US shamed over diplomatic misstep at Paris rally; France probes spy failures

Washington has acknowledged that it made a diplomatic misstep when it failed to send a high-ranking official to join world leaders attending Sunday's mass march in Paris.

Only the ambassador to Paris was sent, a decision that provoked ire in France. "We should have sent someone with a higher profile to be there," White House press secretary Josh Earnest said.

A woman who survived the siege told Europe 1 radio that she watched as a fellow hostage tried to snatch Coulibaly's weapon.

"A young man took the assault rifle and wanted to shoot him," but Coulibaly "was faster and he shot him in the throat. The poor young man just fell," she said.

She saw Coulibaly shoot a victim in the back. "Someone wanted to leave - he shot him in the back," she said.

The bodies of the four Jewish men who died in the attack arrived in Israel in the early hours of Tuesday and were to be buried in Jerusalem later in the day.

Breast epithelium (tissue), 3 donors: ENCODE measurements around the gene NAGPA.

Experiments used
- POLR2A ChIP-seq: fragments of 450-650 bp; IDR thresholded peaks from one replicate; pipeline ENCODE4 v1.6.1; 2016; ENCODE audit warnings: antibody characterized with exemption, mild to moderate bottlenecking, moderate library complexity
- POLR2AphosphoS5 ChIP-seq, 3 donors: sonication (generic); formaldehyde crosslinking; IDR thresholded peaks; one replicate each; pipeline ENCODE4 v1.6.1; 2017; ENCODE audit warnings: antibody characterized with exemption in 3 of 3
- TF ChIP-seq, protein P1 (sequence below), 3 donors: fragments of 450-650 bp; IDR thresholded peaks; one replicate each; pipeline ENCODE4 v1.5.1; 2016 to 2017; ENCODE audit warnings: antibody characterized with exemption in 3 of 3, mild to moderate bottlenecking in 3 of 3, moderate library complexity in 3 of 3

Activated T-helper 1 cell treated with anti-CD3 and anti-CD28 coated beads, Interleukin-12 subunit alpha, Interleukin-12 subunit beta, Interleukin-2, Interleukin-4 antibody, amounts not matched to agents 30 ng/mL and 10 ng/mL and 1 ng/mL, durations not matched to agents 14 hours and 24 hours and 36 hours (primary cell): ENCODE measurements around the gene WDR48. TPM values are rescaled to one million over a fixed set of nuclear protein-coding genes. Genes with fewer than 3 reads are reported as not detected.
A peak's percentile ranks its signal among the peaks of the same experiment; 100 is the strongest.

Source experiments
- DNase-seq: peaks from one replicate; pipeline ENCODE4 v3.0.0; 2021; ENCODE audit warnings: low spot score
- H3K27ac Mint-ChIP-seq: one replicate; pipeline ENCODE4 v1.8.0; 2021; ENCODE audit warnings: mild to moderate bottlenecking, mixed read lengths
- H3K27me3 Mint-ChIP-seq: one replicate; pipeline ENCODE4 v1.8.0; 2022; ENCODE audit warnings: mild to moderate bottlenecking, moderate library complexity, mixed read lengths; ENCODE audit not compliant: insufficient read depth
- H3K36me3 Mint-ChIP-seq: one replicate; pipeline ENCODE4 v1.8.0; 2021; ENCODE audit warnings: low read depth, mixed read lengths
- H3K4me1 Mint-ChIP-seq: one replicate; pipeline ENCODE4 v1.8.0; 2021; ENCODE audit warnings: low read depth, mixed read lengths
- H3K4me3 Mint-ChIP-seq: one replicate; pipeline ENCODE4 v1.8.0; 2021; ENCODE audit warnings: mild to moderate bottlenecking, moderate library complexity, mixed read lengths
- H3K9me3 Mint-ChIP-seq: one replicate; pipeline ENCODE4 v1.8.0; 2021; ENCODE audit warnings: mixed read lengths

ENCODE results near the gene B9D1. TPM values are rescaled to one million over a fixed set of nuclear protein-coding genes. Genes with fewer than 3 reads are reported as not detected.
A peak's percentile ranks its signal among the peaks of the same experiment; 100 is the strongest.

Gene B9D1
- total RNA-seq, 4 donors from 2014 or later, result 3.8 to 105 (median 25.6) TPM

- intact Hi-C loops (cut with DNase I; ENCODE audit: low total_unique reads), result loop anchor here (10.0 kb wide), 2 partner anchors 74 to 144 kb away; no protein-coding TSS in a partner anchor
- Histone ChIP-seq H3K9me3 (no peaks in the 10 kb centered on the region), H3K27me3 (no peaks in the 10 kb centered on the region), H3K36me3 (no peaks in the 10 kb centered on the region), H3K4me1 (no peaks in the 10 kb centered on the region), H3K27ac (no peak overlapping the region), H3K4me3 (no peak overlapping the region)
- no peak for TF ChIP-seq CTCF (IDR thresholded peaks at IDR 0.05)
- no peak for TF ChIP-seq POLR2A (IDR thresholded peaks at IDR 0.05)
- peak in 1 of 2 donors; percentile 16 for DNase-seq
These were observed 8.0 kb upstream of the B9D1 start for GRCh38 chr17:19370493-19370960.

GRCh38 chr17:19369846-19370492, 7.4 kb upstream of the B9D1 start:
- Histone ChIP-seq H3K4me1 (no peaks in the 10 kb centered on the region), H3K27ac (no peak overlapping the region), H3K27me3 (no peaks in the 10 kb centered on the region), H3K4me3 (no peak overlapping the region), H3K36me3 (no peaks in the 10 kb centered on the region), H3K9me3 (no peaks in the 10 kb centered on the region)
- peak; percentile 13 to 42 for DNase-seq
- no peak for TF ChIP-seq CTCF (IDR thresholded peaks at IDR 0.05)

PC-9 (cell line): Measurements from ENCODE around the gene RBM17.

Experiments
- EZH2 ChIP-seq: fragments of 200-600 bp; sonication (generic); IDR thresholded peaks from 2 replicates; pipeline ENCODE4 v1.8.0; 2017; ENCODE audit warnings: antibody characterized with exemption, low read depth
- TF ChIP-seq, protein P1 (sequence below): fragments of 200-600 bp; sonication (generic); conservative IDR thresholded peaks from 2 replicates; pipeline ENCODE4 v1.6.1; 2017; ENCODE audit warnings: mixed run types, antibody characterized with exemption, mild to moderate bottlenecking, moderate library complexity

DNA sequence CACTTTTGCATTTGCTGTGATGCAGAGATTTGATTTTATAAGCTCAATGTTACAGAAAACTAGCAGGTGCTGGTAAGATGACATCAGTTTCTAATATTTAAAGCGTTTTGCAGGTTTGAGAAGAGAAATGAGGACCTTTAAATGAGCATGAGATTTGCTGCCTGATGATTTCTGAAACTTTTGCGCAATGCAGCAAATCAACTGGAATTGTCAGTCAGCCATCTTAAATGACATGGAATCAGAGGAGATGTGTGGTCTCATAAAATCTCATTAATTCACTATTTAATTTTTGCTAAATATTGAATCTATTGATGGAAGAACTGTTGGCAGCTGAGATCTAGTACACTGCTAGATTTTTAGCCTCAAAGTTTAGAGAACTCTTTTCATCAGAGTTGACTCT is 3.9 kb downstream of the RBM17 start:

The funeral was to be attended by Prime Minister Benjamin Netanyahu, other top officials and members of Israel's French-speaking community.

Netanyahu visited the scene of the hostage drama at the kosher supermarket in eastern Paris on Monday to pay tribute to those who died.

As investigators look into possible intelligence failures behind the murderous attack on French magazine Charlie Hebdo and a supermarket that left at least 20 people dead, a debate is gathering pace over whether France's security bodies need greater powers to combat home-grown terrorism and the flow of jihadists back and forth from Syria.

Prime Minister Manuel Valls said Amedy Coulibaly, who gunned down a policewoman and four Jewish shoppers at the kosher supermarket, probably received help from others.

"We think there are in fact probably accomplices," Valls told a French radio station. "The hunt will go on."

Coulibaly had been on a US terror watch-list "for a while," according to latest reports.